Colleagues pay tribute to Google’s James Howard and his contribution to the creative industries

Last week during Cannes Lions International Festival of Creativity Google’s brand marketing lead for the UK James Howard died in the most tragic circumstances. Here his colleagues have paid tribute to his passion and creativity in unique projects he started at Google such as the award-winning Inside Abbey Road and the underwater Streetview experience Searching Loch Ness.

James' colleagues at Google have helped The Drum collate below some of his best projects as a tribute to him, and a celebration of what he contributed to the industry and those around him.

Described by his colleagues as passionate, creative, with a great sense of humour and boundless energy for his work, and for life, James was also a fan of music and popular culture and he was able to build a rapport with people through this passion. He understood and took great pride in the role of music in the UK.

Yonca Brunini, Google's vice president of marketing for EMEA, said: “James was a well-respected and loved colleague, who inspired the team with his infectious enthusiasm. He was never phased by a challenge, he loved to think about the next big idea and always pushed for creative excellence.

“He was able to deliver on audacious creative projects not least because he was able to excite and collaborate well with people around him: from product teams, to music industry stars, to Google’s Creative Lab, to external agencies. He will always be remembered through his work which has given access to so many people from all over the world to iconic UK landmarks.”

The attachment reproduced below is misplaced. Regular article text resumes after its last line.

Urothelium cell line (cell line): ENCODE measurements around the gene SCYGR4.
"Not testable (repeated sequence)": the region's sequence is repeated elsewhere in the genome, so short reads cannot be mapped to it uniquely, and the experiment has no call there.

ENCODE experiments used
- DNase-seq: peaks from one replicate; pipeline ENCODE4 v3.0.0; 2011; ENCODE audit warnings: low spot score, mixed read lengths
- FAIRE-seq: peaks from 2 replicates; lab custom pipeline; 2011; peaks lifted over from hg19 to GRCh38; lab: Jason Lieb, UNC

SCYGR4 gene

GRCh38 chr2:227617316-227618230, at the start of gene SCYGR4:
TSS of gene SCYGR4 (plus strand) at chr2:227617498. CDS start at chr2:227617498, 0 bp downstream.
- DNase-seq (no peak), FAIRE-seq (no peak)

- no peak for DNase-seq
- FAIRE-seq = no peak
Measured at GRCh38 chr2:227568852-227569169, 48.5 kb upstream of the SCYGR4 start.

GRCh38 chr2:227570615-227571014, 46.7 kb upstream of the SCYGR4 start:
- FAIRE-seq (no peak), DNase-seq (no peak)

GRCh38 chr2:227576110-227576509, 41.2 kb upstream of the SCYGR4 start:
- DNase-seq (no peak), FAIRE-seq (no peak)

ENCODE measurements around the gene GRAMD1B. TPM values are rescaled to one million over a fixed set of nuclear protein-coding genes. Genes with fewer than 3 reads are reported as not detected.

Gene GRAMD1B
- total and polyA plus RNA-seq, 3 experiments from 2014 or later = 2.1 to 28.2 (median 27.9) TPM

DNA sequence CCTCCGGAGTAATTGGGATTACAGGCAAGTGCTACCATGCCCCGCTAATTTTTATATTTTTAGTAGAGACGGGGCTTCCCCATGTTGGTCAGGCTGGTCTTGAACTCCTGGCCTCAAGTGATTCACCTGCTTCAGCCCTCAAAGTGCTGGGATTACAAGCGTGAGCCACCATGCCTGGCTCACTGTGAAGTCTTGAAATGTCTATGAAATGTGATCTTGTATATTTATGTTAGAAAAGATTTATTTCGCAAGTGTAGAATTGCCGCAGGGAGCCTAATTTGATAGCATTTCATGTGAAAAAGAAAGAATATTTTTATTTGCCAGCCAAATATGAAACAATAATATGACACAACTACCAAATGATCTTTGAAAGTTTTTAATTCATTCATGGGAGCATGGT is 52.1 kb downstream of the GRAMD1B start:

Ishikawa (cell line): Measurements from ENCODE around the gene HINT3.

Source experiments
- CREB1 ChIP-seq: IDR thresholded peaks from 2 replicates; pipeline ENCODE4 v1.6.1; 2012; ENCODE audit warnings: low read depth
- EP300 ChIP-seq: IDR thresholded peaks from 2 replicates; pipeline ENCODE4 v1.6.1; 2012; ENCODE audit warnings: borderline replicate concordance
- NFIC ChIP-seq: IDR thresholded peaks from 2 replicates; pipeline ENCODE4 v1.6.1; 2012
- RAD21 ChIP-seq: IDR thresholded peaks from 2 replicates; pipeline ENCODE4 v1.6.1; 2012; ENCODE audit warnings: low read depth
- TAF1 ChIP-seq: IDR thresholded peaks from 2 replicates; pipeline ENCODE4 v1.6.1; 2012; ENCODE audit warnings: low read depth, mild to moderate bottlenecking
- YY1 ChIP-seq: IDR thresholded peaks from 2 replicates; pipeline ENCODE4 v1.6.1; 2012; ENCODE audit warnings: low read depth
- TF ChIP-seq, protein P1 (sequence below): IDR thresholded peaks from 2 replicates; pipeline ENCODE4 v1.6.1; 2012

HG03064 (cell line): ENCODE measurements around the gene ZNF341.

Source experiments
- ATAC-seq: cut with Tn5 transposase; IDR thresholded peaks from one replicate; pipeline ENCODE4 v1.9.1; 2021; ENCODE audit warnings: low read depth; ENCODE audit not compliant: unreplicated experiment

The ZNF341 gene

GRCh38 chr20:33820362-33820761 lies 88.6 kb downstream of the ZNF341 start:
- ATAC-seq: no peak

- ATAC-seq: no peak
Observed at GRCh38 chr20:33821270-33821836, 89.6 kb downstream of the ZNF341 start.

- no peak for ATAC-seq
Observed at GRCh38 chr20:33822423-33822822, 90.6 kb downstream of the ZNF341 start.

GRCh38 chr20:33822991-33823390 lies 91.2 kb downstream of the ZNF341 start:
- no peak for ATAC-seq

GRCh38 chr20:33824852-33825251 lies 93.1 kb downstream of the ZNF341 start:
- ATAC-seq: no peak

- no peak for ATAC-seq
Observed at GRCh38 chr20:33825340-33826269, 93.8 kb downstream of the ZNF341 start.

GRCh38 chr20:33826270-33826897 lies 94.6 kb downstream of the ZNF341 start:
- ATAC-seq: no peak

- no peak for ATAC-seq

Below his colleagues have outlined what they admired about James and celebrate the work he created.

Inside Abbey Road – won a Silver Cannes Lion

On a visit to the Abbey Road Studios for a YouTube event, he came up with the idea for Google’s ‘Inside Abbey Road’ project, an interactive journey inside the iconic studio, where users could discover how innovation and creativity came together in one location to influence the world.

Google searches for Abbey Road are on a par with the UK’s biggest tourist attraction - the British Museum - but until recently it had been inaccessible to anyone but music royalty. James changed that.

Using Google technology, James helped open the doors of Abbey Road studios to 1.8 million visitors and counting from around the world. Online visitors can experience 150 HD panoramas, 300+ items of content from 50+ musicians and partners.

Musicians who came out in support, posting to social followers about their experiences at Abbey Road included Sam Smith, The London Symphony Orchestra, Paloma Faith, Jamie Cullum and Sigur Ros. The project was also picked up by worldwide press.

James Britton, managing partner at Stink Digital, who worked with James on Abbey Road, said: “We were lucky enough to work with James for the last year or so. From day one he had such a clear idea of what he wanted the Abbey Road project to be. He was so articulate, with these great turns of phrase that I still catch myself using now. But most importantly, he made me laugh out loud every time we met, without fail. I'm so glad he got to see the finished project, and I hope it'll stand as a testament to one of the friendliest, smartest people we've had the pleasure of working with.”

Searching Loch Ness

James’ great sense of curiosity and fun was on full display in his ‘Searching Loch Ness’ project. He realised that a large lake in northern Scotland inspires hundreds of thousands of internet searches a year from all around the world (more, even, than Buckingham Palace) - Loch Ness. But beyond the legend of Nessie, curious seekers knew relatively little about this beautiful Scottish location, and few would ever have the chance to visit.